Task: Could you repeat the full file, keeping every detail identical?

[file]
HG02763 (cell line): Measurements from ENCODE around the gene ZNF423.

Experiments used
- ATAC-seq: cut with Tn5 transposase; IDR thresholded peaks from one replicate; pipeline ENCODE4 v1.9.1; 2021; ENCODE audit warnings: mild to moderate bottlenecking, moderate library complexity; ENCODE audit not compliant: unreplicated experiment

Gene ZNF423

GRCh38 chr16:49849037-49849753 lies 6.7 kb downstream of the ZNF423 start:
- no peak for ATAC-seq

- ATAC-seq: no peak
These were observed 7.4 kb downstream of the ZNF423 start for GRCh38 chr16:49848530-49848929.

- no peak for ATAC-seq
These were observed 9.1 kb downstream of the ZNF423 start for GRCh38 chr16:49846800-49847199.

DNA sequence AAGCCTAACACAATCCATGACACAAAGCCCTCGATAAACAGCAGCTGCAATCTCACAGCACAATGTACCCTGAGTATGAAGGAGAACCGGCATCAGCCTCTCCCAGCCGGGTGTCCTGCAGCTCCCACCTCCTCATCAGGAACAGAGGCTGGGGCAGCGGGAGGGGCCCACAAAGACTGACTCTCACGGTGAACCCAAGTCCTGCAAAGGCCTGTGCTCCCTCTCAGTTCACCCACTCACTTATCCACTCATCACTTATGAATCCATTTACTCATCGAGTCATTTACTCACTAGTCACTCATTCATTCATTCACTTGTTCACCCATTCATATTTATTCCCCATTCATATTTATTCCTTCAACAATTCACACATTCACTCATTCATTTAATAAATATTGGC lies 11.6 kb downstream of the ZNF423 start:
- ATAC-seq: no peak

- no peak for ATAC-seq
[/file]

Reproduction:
HG02763 (cell line): Measurements from ENCODE around the gene ZNF423.

Experiments used
- ATAC-seq: cut with Tn5 transposase; IDR thresholded peaks from one replicate; pipeline ENCODE4 v1.9.1; 2021; ENCODE audit warnings: mild to moderate bottlenecking, moderate library complexity; ENCODE audit not compliant: unreplicated experiment

Gene ZNF423

GRCh38 chr16:49849037-49849753 lies 6.7 kb downstream of the ZNF423 start:
- no peak for ATAC-seq

- ATAC-seq: no peak
These were observed 7.4 kb downstream of the ZNF423 start for GRCh38 chr16:49848530-49848929.

- no peak for ATAC-seq
These were observed 9.1 kb downstream of the ZNF423 start for GRCh38 chr16:49846800-49847199.

DNA sequence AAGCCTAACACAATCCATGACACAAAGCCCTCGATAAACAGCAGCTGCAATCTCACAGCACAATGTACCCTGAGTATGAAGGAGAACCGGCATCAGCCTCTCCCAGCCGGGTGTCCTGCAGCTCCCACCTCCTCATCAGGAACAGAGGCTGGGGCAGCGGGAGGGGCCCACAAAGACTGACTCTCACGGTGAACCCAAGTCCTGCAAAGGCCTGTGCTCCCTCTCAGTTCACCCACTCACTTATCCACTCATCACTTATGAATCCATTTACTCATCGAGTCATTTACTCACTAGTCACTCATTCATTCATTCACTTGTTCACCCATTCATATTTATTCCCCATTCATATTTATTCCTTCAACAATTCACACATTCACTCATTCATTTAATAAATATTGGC lies 11.6 kb downstream of the ZNF423 start:
- ATAC-seq: no peak

- no peak for ATAC-seq